Do I Hear a Waltz?: Encores, Encores! By Peter Filichia
I expect the applause to be pretty titanic at City Center this week when the third and final Encores! production of 2016 gets underway.
Why not? We’ll be hearing a score that was written by two of the most acclaimed geniuses in the entire history of the American musical theater.
One of them primarily worked on Broadway in the first half of the twentieth century. The other started in the second half and was still well represented as the old millennium came to an end. Both have had plenty of Broadway revivals during the twenty-first century, too.
To put it another way, in a span of the last ninety-seven years — from 1919 to now — either one or both of their names have been on Broadway window cards in all but fifteen of those years. That’s a batting average of .845 – which no team in major league baseball has ever achieved.
They wrote together only one time, providing the score for a 1965 musical. As a result of this, the composer received his seventh Tony® mention, which is all the more impressive when one considers that since the Tonys® had been initiated in 1947, he’d done only eight shows. Of those seven, four of them had him walking to the stage after his score or his show had been announced as the Tony® winner.
Conversely, this 1965 show was the first-ever Tony® nomination for the lyricist. He had, however, trotted to the stage in 1963 after the musical for which he provided his first (un-nominated) score had been announced as Best Musical.
In fact, the composer alluded to above won that same year for his music and lyrics: Richard Rodgers for No Strings.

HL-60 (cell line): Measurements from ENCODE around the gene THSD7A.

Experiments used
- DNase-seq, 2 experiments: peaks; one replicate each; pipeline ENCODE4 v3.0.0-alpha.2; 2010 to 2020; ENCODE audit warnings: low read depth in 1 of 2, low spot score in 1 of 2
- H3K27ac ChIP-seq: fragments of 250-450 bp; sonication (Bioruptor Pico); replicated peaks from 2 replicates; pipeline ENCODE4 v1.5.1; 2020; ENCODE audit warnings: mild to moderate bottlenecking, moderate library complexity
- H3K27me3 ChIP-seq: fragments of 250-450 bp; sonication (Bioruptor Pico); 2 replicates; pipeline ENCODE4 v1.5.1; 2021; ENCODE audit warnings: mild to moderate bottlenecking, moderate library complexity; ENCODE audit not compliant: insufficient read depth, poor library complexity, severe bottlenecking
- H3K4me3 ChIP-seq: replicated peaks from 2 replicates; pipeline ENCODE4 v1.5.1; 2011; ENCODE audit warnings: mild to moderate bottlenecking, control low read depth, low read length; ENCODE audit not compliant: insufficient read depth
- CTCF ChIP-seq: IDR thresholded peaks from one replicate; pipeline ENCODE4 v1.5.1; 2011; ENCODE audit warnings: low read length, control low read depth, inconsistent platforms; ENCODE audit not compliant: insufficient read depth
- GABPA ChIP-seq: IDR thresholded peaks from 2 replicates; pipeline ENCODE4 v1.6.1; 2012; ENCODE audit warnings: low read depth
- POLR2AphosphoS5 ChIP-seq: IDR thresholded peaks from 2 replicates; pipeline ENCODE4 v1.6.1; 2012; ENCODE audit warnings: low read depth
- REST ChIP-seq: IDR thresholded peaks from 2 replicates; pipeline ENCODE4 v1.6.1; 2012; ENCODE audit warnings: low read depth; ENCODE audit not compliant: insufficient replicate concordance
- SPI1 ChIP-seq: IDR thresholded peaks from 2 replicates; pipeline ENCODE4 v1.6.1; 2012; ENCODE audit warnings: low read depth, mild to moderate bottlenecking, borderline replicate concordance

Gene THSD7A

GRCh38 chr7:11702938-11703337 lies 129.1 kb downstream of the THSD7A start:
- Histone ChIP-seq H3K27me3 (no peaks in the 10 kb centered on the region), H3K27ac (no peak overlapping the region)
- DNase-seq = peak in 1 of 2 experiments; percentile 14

Not to worry: with his very next show, Stephen Sondheim started a Tony® spree that resulted in nine composing and/or lyric nominations and six wins.
To call them Broadway royalty is selling each far too short. Broadway gods is a more accurate way of putting it.
Their one collaboration, Do I Hear a Waltz? was, along with Fiddler on the Roof, arguably the most anticipated musical of the 1964-65 season.
But Waltz? didn’t waltz to the success that Fiddler wound up having. During the week that Fiddler would be celebrating its first of seven Broadway anniversaries, Waltz? was closing up shop after 220 performances.
It started out like a song. Arthur Laurents would adapt his 1952 play The Time of the Cuckoo in which Leona Samish, an American woman of, as they used to say, a certain age, takes a vacation in Venice. She frankly would love to find some romance, and soon does with a handsome and charming merchant who keeps his marital status from her.
Sondheim would later say that Leona is too uptight to sing. Yes – when she’s home in smalltown America. But many of us, when we travel to another land where nobody knows us, become completely different people. Therefore, Leona’s singing is very apt for the new, up-for-anything woman that she wants to be.
Who hasn’t looked at Venice – a unique city, to be sure – and not been thrilled by beguiling-looking buildings underlined by water? So Sondheim definitely got it right when he wrote Leona’s opening number “Someone Woke Up.” She’s not referring to her alarm clock; this lady is ready to wake up much that’s been dormant inside her.
There’s a possibility that the famously difficult and sadistic Jerome Robbins, who staged all of Fiddler, wouldn’t have received The Most Hated Director “Award” that season; Waltz’s John Dexter would have won in a walk. After all, no one’s gone on record to say that Robbins used a famous four-letter word that is usually followed by the word “you” to any member of the Fiddler company, but those who worked on Waltz? claim that Dexter said that famous expression to leading lady Elizabeth Allen. What’s more, Dexter added insult to insult by finishing the sentence with “you pig.”